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Namorodo Spirit (Mick Kubaku, 1971, earth pigments on eucalyptus bark)

Ferrebeekeeper has not written about the undead for quite a while…so here is a terrifying monster from Australian aboriginal folklore. Namorodos (Namorroddos) are a type of evil nocturnal monsters from the mythology of Western and Northern Arnhem Land. Namorodos come from broken lands of rocks and sharp cliff faces. Made of dried skin, gristle, and bones, they fly through the night on howling desert winds. They are desiccated and thin and horrible—desert corpses brought to savage hungry life by supernatural force.


Mimi Spirits and Namorodo Spirits (Bobby Barrdjaray Nganjmira, ca. mid to late twentieth century, ochre on bark)

Like vampires and other undead, namorodos seek to suck the moist insides out of living humans (and thus transform the living into fellow namorodos). As with the horrible Alpine Krampus monster, namorodos seem especially fond of preying on willful children who become lost because they fail to listen. They seem like the savagery of the arid lands personified as a villain: a lesson written in horror.


Namorodo Flying in the Sky (Wesley Ngainmijra, 1988, Chalk on paper)

Namorodos are also illustrated in the beautiful art of Arnhem land. Look at these disquieting yet elegant pictures of the arid monsters.


The Rainbow Serpent (artwork by Kinjaii)

The Australian Aboriginal people believe there is a world or era which exists beyond this world, the Dreamtime.  In that timeless transcendent realm, totemic forces and mighty spirit beings perpetually shape the earth.  One of the most important of these spirits was the great rainbow serpent, an immense magical snake which lives simultaneously in the watercourses, deep billabongs, and underground springs of Australia, in the rain, and, of course, in the eternal Dreamtime.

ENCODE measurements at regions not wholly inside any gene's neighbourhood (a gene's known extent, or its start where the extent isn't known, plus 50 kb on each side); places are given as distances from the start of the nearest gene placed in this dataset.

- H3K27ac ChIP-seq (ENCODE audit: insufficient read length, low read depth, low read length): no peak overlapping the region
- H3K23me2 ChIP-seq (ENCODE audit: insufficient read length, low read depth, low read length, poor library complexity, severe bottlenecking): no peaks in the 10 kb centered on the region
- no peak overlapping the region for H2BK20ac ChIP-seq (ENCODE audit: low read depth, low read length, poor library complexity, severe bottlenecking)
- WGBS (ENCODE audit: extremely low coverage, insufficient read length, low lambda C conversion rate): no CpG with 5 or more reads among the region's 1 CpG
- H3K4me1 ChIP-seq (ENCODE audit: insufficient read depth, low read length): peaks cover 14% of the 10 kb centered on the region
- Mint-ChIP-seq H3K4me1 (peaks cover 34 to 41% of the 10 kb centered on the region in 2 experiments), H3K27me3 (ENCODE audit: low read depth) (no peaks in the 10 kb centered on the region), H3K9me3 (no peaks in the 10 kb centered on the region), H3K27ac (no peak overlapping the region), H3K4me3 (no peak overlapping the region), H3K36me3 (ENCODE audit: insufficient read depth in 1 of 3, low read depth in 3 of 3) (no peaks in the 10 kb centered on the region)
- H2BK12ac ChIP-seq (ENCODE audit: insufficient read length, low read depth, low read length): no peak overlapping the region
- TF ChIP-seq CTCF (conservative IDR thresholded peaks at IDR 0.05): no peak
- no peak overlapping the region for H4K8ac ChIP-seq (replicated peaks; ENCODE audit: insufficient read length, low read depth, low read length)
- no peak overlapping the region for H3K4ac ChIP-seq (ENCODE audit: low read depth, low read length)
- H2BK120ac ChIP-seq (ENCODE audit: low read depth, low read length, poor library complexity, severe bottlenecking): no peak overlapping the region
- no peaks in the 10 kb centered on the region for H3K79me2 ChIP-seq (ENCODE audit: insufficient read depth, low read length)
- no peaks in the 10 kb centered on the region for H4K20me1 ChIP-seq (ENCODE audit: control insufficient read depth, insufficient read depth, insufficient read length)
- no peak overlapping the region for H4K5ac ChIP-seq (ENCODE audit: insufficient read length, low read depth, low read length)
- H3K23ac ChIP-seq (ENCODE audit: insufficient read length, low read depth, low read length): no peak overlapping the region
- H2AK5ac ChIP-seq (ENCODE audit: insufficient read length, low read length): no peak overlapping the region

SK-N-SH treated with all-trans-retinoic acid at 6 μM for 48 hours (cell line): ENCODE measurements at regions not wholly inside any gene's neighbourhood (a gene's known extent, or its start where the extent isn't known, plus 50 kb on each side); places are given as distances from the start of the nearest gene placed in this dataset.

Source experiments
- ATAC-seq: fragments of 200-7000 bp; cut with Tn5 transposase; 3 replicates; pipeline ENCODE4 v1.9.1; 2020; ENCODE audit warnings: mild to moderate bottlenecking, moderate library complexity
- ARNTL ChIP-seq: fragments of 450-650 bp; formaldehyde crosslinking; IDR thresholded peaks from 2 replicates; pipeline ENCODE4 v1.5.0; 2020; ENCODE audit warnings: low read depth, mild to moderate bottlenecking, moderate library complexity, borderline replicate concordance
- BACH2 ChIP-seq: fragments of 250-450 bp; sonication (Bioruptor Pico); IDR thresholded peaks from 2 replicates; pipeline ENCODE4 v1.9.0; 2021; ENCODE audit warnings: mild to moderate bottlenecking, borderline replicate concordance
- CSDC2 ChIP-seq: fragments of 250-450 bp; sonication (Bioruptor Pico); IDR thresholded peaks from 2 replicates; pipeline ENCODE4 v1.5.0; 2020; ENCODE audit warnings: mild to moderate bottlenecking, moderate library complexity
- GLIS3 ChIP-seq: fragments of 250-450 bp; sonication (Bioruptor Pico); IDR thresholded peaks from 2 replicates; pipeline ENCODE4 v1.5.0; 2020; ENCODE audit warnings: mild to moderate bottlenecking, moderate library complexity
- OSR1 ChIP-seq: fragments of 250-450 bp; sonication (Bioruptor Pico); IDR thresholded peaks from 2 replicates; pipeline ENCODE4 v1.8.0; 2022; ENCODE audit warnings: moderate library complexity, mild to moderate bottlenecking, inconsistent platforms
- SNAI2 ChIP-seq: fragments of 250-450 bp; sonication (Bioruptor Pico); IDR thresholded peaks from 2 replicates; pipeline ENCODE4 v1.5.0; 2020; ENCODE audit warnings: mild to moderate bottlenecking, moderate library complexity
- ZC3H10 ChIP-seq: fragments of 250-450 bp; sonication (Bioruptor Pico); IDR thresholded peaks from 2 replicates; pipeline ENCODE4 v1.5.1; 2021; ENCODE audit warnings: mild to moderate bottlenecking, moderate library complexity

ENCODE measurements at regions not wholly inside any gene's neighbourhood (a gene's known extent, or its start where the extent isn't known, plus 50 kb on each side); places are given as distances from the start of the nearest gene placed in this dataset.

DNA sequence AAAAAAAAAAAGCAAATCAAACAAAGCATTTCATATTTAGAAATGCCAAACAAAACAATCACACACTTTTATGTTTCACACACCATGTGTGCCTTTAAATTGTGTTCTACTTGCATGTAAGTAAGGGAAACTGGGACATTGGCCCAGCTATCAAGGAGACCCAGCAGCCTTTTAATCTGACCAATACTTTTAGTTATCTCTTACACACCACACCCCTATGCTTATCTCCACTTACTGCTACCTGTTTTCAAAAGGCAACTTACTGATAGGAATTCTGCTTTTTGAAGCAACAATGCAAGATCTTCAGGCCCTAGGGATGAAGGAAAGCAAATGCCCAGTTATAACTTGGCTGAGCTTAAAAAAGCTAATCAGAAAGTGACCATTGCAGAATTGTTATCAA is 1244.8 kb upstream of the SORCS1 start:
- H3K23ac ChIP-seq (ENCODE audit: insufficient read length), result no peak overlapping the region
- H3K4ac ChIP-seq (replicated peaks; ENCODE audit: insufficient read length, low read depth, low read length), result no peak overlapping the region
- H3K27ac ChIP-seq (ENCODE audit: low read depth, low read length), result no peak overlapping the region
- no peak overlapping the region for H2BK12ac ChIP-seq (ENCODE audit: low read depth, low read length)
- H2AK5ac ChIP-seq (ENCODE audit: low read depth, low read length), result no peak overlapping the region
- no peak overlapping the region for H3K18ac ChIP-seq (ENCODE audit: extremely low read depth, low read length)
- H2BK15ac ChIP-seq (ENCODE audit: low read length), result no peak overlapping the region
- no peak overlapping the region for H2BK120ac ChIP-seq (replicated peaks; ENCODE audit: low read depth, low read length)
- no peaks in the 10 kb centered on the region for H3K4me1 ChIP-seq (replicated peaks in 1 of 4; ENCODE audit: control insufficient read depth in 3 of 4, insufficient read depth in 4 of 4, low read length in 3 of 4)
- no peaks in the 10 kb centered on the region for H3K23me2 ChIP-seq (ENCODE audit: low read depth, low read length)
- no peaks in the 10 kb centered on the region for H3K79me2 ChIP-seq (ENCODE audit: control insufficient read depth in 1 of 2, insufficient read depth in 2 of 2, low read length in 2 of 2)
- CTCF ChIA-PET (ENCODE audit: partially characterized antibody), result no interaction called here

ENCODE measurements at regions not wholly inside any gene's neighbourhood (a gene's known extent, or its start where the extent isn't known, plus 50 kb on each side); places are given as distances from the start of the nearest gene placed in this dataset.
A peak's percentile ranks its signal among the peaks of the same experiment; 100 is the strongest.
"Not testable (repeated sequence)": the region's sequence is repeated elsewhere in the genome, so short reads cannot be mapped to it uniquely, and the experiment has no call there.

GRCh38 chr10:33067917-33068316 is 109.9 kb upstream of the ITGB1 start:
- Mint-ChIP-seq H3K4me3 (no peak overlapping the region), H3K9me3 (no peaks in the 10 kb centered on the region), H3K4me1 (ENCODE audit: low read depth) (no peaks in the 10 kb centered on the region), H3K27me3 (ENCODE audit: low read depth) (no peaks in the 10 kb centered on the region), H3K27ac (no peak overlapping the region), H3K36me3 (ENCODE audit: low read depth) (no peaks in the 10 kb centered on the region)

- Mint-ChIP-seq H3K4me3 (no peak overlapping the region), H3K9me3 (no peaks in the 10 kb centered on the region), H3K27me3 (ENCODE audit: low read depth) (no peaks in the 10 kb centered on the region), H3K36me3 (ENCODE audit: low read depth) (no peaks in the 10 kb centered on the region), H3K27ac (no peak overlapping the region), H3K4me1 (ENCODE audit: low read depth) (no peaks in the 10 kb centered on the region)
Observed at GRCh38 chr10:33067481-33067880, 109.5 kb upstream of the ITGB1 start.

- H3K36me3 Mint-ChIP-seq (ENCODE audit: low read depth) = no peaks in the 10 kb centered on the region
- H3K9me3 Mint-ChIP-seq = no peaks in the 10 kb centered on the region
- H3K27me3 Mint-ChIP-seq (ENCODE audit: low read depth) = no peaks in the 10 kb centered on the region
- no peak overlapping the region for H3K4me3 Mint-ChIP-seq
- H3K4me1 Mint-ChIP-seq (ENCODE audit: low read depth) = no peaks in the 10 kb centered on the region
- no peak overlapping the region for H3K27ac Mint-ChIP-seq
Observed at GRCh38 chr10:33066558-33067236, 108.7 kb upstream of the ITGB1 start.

According to myth, the rainbow serpent created the rivers and mountains of Australia in the course of his or her travels.   Serpent stories vary from tribe to tribe.  Different groups even call the spirit serpent by various names, but the concept is pan-Australian.  Aboriginal tribes which live in the monsoon regions of Australia tell stories about the serpent’s interaction with the sun and the wind to bring the seasonal rains.  Tribes from the deep desert tell about its underground travels through the underworld between the permanent waterholes.

Painting by Susanne Iles

The serpent can appear in the sky as a rainbow, however its true nature is as fickle as ever-changing water.  To some people, the serpent brings healing, knowledge, and fertility while he gulps down others, drowns them, or visits sickness upon them. The voice of the rainbow serpent is the sound of a didgeridoo.  George Chaloupka, an expert on folklore and rock art describes the Rainbow Serpent as follows:

“The belief in the Rainbow Snake, a personification of fertility, increase (richness in propoagation of plants and animals) and rain, is common throughout Australia. It is a creator of human beings, having life-giving powers that send conception spirits to all the waterholes. It is responsible for regenerating rains, and also for storms and floods when it acts as an agent of punishment against those who transgress the law or upset it in any way. It swallows people in great floods and regurgitates their bones, which turn into stone, thus documenting such events. Rainbow snakes can also enter a man and endow him with magical powers, or leave ‘little rainbows’, their progeny, within his body which will make him ail and die. As the regenerative and reproductive power in nature and human beings, it is the main character in the region’s major rituals.”

The first humans whose titanic existence marked the dreamtime, who brought flora to the world were said to have been swallowed up by the rainbow serpent. Although timeless and nigh omnipotent, the rainbow serpent did come from somewhere. Aborigines believe that it was an offspring of the vast cosmological serpent, visible as the dark streak in the Milky Way.

Good grief! It does look like a serpent...

Ye Olde Ferrebeekeeper Archives

June 2023